White House spokesman Josh Earnest allowed yesterday that such a visit is a possibility. “I wouldn’t rule out a visit from President Castro,” Earnest told reporters. Earnest cited our relations with China and Burma as justification.
Look, we all understood the reasons for opening relations with communist China. It was to throw the Soviet Union off balance. Still, it’s worth recalling that National Review’s founder, Bill Buckley, among others, was highly critical of the tone of Nixon’s visit to China. Clinking champagne flutes with the greatest mass murderer in human history was not necessary to achieve the strategic objective. So, sure, blame Nixon for setting a very bad precedent. As for Burma, that nation at least released Nobel laureate Aung San Suu Kyi and made progress toward democracy and respect for human rights.
Cuba, by contrast, remains one of the worst prison states in the world, an enthusiastic supporter of terror, and a sadistic oppressor of its people. Castro will release some 53 political prisoners as a result of the deal. That’s fine. But what of the others? There are between 30,000 and 80,000 prisoners in Cuba (well, the whole country is a prison actually because they shoot those who try to flee). No one knows the exact number, nor the offenses for which they are held. Some are true criminals. Others do time for a wide variety of offenses against the state. And who will be checking to learn whether Castro arrests the 53 again in short order? John Kerry? Here’s an excerpt from a State Department report about conditions in Cuba’s prisons (which are not open to international inspection):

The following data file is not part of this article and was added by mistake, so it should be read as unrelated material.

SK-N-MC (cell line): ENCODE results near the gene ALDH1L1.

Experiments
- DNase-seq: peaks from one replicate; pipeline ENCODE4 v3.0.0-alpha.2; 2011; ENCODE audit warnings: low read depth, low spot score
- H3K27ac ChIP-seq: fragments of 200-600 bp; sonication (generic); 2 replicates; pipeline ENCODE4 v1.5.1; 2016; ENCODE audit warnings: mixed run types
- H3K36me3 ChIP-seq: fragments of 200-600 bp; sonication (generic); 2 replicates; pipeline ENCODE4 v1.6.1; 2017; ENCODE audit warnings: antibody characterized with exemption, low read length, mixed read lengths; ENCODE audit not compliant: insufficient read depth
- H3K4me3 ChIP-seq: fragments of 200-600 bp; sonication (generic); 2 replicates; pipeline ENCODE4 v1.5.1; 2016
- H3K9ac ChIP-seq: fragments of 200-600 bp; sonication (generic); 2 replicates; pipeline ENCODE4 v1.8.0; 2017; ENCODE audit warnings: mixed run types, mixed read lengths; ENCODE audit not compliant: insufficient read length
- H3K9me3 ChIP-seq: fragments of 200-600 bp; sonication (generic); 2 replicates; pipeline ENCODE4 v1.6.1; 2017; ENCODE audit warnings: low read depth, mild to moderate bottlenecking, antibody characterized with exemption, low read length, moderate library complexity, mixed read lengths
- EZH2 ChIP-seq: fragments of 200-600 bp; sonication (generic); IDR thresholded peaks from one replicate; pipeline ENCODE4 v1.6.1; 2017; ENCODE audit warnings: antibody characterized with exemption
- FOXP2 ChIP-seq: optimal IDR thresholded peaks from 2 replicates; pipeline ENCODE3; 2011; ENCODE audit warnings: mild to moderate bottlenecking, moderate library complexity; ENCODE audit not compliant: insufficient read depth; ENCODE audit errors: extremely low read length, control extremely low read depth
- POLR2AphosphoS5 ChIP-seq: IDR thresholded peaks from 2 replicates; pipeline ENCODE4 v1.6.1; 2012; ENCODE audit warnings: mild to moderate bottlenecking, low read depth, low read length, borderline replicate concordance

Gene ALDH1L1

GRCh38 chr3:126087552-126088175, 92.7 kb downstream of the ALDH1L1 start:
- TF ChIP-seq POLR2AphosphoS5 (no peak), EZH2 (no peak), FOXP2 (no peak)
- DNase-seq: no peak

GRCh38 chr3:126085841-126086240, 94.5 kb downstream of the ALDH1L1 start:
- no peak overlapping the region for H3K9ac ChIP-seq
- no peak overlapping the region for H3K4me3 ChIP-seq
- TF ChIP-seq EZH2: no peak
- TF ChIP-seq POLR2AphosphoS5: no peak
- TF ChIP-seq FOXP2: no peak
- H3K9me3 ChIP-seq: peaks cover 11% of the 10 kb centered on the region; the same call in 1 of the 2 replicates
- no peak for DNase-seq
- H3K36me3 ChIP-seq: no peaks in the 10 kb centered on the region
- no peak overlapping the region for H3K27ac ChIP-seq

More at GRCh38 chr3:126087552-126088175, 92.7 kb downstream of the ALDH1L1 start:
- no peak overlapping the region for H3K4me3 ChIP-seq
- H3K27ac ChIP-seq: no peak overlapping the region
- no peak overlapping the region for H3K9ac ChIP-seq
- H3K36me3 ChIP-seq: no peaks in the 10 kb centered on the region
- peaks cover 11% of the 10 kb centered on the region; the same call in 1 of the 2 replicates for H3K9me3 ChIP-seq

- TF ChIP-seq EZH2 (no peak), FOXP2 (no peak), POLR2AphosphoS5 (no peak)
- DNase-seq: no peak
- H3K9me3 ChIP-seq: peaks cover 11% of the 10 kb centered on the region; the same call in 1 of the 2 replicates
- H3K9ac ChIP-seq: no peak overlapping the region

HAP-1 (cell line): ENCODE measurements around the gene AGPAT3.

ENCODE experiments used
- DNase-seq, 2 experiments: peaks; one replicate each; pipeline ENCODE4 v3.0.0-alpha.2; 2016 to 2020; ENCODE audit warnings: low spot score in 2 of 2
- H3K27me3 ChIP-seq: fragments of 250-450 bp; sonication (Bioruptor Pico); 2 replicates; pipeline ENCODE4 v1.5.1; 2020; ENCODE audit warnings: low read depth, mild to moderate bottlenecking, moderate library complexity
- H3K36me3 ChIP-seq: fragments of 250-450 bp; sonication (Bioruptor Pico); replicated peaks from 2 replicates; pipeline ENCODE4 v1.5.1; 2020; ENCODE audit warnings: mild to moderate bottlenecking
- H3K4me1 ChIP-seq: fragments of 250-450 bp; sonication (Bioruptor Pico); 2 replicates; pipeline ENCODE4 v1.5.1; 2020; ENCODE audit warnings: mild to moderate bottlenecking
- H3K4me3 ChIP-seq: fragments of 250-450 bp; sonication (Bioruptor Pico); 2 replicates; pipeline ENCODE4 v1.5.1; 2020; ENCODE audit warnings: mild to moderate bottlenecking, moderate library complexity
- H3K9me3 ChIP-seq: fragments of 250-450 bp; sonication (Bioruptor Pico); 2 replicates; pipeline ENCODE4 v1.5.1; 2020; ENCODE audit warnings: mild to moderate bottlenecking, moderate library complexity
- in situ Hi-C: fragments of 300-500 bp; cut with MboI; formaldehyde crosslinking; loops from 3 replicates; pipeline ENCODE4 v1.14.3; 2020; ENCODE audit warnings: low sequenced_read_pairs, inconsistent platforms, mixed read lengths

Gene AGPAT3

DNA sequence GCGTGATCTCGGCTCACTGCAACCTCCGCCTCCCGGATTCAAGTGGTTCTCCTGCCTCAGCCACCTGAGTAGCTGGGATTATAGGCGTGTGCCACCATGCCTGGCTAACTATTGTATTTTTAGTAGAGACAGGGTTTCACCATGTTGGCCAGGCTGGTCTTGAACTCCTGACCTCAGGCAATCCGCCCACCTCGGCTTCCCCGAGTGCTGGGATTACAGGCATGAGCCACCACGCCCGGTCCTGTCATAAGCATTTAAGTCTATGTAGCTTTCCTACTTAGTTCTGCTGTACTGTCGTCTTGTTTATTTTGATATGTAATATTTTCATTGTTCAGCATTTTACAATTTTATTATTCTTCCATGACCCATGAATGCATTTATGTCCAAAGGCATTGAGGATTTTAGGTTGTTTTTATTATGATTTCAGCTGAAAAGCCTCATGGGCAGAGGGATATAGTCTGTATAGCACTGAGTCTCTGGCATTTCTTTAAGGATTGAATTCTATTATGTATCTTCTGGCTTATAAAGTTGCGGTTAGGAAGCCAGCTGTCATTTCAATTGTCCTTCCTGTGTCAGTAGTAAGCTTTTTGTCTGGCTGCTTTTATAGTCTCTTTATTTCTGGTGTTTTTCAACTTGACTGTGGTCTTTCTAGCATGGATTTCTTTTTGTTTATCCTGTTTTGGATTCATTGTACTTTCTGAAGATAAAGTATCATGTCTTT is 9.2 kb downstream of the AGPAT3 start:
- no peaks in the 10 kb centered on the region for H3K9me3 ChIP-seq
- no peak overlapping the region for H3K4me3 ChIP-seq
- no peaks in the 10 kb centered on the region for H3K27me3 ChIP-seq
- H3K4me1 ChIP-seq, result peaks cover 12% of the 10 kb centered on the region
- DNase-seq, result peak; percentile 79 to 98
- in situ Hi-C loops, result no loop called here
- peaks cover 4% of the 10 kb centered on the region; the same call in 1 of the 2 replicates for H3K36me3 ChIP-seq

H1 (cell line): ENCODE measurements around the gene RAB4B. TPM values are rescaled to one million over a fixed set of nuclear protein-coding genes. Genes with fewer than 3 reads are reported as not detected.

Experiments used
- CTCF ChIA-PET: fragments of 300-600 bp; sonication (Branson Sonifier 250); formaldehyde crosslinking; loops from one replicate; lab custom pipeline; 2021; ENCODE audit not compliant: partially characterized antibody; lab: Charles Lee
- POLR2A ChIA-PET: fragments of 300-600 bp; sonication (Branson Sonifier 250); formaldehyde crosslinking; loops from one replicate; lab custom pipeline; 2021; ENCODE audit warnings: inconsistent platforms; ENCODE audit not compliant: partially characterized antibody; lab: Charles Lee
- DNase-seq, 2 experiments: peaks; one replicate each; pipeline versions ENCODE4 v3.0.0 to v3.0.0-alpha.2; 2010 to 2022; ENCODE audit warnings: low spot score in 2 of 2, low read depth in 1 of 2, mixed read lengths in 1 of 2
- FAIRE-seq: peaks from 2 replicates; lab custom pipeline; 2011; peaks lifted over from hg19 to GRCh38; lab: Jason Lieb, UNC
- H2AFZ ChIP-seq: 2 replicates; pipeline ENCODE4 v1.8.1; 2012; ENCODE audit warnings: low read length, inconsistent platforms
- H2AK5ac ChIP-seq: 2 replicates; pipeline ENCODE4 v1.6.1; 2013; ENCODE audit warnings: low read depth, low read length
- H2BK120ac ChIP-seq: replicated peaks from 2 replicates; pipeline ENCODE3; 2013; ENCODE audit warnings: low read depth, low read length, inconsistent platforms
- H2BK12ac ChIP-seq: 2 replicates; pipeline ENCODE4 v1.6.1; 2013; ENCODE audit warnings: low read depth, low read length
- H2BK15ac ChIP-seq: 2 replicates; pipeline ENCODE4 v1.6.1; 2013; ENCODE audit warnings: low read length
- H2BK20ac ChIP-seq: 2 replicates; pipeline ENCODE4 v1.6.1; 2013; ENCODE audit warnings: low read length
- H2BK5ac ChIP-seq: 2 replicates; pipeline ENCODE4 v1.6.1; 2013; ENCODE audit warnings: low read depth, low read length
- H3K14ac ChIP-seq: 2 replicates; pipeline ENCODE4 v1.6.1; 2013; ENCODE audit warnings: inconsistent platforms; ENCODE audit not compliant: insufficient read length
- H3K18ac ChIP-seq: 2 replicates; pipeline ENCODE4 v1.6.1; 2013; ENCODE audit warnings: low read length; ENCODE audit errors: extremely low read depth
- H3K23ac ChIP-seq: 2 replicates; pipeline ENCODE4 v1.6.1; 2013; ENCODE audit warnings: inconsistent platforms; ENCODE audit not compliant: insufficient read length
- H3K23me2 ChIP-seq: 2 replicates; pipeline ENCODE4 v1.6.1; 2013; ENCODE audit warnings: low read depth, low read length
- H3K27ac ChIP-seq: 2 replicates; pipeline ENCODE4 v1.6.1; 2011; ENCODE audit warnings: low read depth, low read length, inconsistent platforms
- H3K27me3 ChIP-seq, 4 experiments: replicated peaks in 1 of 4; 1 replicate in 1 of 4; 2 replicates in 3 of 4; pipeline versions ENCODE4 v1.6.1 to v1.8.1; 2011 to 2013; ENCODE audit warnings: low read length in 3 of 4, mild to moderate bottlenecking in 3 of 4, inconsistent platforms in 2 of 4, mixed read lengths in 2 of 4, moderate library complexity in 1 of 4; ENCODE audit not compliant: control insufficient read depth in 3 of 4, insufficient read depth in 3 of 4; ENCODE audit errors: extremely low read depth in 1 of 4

Food shortages were widespread, available food was often spoiled or infested with vermin, and many prisoners relied on family parcels of up to 30 pounds of food and other basic supplies that were brought during each visit. Prison cells lacked adequate water, sanitation, space, light, ventilation, and temperature control. Running water was rare and, if available, generally ran only for a limited time. Water for drinking and bathing was foul and frequently contaminated with parasites. Many prisoners reported receiving only one small glass of water per day, even when confined to sweltering cells during the summer. Vermin and insect infestations were common, with inmates reporting rats, cockroaches, fleas, lice, bedbugs, stinging ants, flies, and mosquitoes. Prisoners reported that they lacked access to basic and emergency medical care, including denta care. Prisoners engaged in hunger strikes throughout the year to demand medical treatment. Reports of beatings of prisoners were commonplace, and included beatings by prison officials as well as among prisoners.
The United States cannot deal only with angels on the world stage of course. But President Obama’s atrocious timing is remarkable. When history presented an opportunity to side with the people of Iran against their oppressors in 2009, Obama stiff-armed them, essentially siding with the mullahs. The opportunity passed. Now, Cuba is on the ropes. Fidel Castro is decrepit. Raul’s grip on power depends upon subventions from Venezuela, which is imploding. Now should be a moment of maximum leverage against the criminal government in Havana. Instead, Obama is drawing up the dinner menu. It’s staggering. In my column today, I argue that for all of his snide put downs of others for Cold War mindsets, Obama is actually trying to reprise the Cold War, only this time, we lose.